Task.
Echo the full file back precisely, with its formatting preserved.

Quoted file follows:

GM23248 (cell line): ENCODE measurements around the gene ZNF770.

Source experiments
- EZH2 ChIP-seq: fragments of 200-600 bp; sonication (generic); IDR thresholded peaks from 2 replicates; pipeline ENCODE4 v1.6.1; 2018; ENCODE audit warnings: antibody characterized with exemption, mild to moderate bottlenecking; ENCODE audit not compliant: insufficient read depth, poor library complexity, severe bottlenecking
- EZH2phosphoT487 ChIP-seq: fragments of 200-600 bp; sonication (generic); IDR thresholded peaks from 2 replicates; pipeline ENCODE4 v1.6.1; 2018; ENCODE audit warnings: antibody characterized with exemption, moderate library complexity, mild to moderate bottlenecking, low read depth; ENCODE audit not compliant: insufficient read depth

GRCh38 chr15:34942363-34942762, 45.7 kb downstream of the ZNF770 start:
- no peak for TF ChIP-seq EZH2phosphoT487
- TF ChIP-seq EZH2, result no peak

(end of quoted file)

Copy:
GM23248 (cell line): ENCODE measurements around the gene ZNF770.

Source experiments
- EZH2 ChIP-seq: fragments of 200-600 bp; sonication (generic); IDR thresholded peaks from 2 replicates; pipeline ENCODE4 v1.6.1; 2018; ENCODE audit warnings: antibody characterized with exemption, mild to moderate bottlenecking; ENCODE audit not compliant: insufficient read depth, poor library complexity, severe bottlenecking
- EZH2phosphoT487 ChIP-seq: fragments of 200-600 bp; sonication (generic); IDR thresholded peaks from 2 replicates; pipeline ENCODE4 v1.6.1; 2018; ENCODE audit warnings: antibody characterized with exemption, moderate library complexity, mild to moderate bottlenecking, low read depth; ENCODE audit not compliant: insufficient read depth

GRCh38 chr15:34942363-34942762, 45.7 kb downstream of the ZNF770 start:
- no peak for TF ChIP-seq EZH2phosphoT487
- TF ChIP-seq EZH2, result no peak